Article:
It’s confirmed: Imperial Pacific will not make construction deadline

Imperial Pacific confirms it won't meet Imperial Palace construction deadline

At the beginning of July, Imperial Pacific International (IPI) indicated that it probably wouldn’t be able to meet the August deadline to have construction completed on its Imperial Palace Resort (IPR). Despite talks of putting on a night shift and bringing in additional construction workers, the company has now confirmed that it is still behind schedule and has asked for yet another extension.

Imperial Pacific confirms it won't meet Imperial Palace construction deadlineIPI was told by Saipan’s Lottery Commission in April 2017 that the new 350-room hotel facility must be completed by August 2018. The company said that it would have no problem meeting the requirements; however, a slew of issues related to employment and construction delays have consistently bogged the company down, preventing it from being able to maintain its momentum. As it hasn’t been able to meet the deadline, the company is in jeopardy of losing its casino license.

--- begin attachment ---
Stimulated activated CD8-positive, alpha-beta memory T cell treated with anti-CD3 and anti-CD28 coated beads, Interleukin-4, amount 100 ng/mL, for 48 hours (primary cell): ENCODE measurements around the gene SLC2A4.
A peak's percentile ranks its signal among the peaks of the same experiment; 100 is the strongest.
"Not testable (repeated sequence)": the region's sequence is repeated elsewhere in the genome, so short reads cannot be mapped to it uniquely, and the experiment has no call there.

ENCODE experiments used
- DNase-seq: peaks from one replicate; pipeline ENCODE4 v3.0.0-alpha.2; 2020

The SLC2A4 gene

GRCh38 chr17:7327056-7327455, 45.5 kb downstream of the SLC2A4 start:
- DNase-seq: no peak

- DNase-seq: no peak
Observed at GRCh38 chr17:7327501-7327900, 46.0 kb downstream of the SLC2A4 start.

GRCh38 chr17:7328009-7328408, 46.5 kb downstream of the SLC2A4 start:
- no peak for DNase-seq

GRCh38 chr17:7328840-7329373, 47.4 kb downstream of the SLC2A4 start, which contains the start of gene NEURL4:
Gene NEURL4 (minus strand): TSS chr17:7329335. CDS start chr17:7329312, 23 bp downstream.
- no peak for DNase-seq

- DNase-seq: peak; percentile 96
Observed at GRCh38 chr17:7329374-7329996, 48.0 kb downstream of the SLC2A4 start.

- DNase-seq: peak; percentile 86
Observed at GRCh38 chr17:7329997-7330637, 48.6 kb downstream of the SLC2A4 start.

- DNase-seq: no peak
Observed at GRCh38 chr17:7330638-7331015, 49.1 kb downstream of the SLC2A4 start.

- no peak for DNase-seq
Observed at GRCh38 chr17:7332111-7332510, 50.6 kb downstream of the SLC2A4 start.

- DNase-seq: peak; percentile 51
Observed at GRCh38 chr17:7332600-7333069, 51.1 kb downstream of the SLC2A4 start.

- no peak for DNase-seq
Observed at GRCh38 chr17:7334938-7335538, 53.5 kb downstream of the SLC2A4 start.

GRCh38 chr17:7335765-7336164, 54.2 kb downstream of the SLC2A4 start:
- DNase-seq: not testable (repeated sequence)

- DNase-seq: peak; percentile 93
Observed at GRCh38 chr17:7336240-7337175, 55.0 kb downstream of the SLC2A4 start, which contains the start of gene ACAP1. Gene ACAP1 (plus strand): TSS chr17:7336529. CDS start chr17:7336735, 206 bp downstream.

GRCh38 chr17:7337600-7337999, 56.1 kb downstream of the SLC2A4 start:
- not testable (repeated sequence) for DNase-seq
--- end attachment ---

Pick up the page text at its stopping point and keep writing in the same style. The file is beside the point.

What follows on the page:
In June, Hong Kong-based IPI told authorities that it was “working diligently” to meet the schedule. However, a week ago, the company sent a letter to the Commonwealth Casino Commission’s executive director, Edward Guerrero, in which it admitted that there was no way that it can finish on time.

According to the Saipan Tribune, IPI has requested a deadline extension through the Lottery Commission, anticipating it would need about another six months to complete the project.

The resort is expected to offer a luxury hotel and a casino with anywhere from 200 to 300 gaming tables and 300 to 400 slot machines. It has already run over the $500 million original budget and will more than likely continue to do so given the most recent request for yet another extension for the hotel’s completion.

IPR was initially expected to open all aspects of the operations by “Chinese New Year 2017,” which began on January 28 last year, but only got the casino off the ground—after delays. This prompted the inclusion in the contract for the hotel to be completed by the initial deadline and the subsequent repeated casino license extension requests as a result of the almost-comical series of construction delays on the hotel.